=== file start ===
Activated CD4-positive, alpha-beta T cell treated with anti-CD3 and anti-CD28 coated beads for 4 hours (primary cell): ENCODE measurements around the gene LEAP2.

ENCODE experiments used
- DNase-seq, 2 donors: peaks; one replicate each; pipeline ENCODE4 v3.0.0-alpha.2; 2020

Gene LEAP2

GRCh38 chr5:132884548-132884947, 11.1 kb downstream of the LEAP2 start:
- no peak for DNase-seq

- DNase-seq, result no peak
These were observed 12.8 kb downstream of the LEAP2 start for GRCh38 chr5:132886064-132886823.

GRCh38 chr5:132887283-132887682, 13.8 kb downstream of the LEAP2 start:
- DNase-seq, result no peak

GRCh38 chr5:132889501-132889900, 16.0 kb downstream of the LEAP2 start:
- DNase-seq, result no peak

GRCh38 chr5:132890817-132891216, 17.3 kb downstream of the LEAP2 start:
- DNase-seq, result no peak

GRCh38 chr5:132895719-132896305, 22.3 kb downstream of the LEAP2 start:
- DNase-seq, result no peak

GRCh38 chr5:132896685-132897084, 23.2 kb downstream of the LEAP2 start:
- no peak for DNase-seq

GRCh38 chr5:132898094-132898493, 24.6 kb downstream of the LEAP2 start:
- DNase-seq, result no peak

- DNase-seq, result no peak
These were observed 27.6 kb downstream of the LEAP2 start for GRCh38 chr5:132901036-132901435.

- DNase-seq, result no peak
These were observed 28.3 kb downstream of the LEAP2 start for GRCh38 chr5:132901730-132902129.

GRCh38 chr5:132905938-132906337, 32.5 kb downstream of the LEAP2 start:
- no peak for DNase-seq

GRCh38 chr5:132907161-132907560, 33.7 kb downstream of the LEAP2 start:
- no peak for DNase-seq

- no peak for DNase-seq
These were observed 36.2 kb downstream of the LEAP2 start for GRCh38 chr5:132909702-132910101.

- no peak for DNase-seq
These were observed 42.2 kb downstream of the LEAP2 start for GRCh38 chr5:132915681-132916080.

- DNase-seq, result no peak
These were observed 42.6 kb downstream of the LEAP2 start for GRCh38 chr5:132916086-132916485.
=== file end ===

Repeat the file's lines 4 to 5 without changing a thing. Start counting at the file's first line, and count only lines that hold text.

Gene LEAP2

GRCh38 chr5:132884548-132884947, 11.1 kb downstream of the LEAP2 start: